Avoid These Medical Mistakes When Travelling Abroad

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It’s easy to neglect your health when on holiday. Even if you’re not climbing mountains or diving with sharks, you can still pick up a nasty bug or have a drunken accident after a few cocktails by the beach that could result in a need for medical treatment. Preparing for such eventualities could make such a disaster less of a scare – both to your health and your wallet. Here are just a few of the big medical mistakes to avoid when planning your trip and what to do instead.

Not getting insured

Travel insurance is worth taking out to help cover not just medical treatment but events like flight cancellations, baggage loss, delays and personal property damage. Not all travel insurance schemes will cover all these eventualities, so it’s worth always looking into what’s covered. Medical cover can be one of the most important things to look out for as a trip to a hospital abroad could cost thousands in some cases if you’re not insured. Travel insurance is generally cheap and you can sometimes get family deals. Whilst some holiday companies and airlines will try to sell you it as an add-on, shopping around may get you a cheaper price. Print these insurance documents off and take them with you in case a doctor needs proof.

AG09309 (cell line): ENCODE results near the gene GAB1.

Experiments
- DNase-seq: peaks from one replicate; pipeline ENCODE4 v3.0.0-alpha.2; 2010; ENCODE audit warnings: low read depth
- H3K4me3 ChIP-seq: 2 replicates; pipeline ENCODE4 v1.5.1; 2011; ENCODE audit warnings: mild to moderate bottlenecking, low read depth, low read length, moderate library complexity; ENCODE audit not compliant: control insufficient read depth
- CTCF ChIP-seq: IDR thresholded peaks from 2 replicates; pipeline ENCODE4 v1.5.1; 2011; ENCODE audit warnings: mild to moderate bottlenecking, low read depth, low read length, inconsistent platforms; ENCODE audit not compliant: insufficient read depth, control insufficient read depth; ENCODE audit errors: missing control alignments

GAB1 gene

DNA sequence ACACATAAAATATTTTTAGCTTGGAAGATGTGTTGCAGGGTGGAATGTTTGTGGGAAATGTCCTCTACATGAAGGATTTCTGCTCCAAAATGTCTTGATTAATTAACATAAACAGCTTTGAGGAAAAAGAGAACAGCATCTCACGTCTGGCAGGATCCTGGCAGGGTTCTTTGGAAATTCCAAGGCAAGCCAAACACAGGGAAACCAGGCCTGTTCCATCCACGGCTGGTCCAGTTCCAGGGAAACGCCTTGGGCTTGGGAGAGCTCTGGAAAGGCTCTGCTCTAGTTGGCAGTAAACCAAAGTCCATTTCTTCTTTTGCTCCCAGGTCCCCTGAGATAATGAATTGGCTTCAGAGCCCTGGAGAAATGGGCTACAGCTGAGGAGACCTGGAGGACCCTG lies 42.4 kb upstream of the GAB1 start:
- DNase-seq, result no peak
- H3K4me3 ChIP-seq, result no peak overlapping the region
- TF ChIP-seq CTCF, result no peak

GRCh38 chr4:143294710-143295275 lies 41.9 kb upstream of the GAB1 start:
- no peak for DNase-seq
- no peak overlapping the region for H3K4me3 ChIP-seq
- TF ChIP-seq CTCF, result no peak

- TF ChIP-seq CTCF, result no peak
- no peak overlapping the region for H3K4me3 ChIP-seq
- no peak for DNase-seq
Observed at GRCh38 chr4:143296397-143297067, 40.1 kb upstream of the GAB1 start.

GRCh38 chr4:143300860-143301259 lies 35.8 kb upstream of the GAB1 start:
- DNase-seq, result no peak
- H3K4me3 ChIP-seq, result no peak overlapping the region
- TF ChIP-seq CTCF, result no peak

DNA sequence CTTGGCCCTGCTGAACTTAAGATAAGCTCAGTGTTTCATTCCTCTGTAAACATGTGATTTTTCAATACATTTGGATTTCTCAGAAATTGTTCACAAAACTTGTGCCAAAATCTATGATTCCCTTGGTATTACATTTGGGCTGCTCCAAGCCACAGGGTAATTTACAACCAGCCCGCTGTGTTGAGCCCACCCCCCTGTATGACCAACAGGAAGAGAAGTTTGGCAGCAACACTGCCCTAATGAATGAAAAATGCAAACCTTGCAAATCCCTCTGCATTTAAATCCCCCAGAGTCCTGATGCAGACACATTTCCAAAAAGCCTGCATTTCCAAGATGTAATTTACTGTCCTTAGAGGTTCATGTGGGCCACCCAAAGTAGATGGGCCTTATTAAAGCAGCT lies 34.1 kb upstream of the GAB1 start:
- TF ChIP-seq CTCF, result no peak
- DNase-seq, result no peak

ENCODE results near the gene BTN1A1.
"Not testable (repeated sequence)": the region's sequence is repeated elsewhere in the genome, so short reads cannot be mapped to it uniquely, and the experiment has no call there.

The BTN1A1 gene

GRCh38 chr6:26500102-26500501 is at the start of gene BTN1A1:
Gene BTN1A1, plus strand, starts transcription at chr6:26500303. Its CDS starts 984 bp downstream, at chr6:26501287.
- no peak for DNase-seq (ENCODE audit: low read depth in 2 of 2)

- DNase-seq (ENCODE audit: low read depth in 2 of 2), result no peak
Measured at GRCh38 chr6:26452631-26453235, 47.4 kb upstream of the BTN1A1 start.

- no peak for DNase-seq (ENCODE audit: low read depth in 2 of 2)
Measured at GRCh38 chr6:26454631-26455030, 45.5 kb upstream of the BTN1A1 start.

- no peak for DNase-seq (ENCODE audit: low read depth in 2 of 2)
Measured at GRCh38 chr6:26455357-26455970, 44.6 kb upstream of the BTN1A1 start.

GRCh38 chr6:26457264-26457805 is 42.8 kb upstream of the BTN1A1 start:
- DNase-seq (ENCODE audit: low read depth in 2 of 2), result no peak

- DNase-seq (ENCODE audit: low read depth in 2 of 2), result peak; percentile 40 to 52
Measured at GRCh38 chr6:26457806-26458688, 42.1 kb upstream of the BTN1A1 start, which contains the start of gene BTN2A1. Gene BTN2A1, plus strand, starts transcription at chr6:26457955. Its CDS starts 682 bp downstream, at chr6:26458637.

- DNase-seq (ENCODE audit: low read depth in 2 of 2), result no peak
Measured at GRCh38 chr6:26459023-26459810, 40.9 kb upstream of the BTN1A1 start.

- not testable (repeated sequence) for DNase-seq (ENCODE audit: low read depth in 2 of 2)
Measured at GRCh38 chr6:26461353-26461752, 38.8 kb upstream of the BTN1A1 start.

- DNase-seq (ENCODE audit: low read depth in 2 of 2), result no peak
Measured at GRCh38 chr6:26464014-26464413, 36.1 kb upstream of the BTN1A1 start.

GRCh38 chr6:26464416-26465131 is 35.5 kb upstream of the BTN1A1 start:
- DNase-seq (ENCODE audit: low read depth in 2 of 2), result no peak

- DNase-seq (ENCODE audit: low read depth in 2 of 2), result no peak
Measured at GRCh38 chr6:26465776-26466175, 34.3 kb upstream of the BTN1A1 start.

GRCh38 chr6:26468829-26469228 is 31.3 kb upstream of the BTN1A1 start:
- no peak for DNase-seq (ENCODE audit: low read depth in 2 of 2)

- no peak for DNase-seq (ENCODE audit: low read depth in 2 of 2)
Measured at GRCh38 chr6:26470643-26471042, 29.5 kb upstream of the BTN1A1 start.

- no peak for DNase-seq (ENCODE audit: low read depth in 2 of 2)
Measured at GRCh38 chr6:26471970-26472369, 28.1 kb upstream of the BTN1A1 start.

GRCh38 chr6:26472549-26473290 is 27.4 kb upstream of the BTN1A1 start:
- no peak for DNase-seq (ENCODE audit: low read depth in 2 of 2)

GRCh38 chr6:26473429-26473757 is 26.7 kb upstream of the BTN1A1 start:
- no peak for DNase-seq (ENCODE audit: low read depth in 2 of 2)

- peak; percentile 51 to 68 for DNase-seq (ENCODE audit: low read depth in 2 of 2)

Ignoring vaccination advice

Some areas of the world may be high risk zones for diseases such as malaria or yellow fever. Whilst you don’t have to get vaccinated, you could be putting your health in serious danger by doing so. Vaccinations are costly and can be scary to needle-phobes if they involve jabs, which can lead some people to take a gamble and forgo them. Weigh up the risks and leave yourself enough time to go through the vaccination process.

Not researching local emergency contact details 

You should always try and make a record of the local emergency number in case you need to ring an ambulance. If you’re travelling somewhere remote without a local guide – especially if you’re taking part in an extreme sports such as mountaineering or off-piste skiing – it could be worth also researching into medevac services. You don’t want to be in need of medical attention but unable to obtain it simply because you don’t have the contact details.

Forgetting travel meds

Bringing all the right travel meds can also keep you prepared in an emergency. Some may be more important such as insulin, EpiPens for allergies and inhalers for serious asthma. Others may be more of a convenience such as antihistamines for hayfever, Imodium for diarrhoea, tablets for period pains and travel sickness pills. Plasters and bandages can also be handy to have.

Drinking local tap water 

In some places in the world, the local tap water may not be as clean as what you’re used to back home. Drinking it may only result in the runs, but in some cases could result in catching more serious diseases. In such locations, always buy bottled water. You should also be wary of buying drinks that contain ice – always ask for drinks without ice cubes just to be safe.

 

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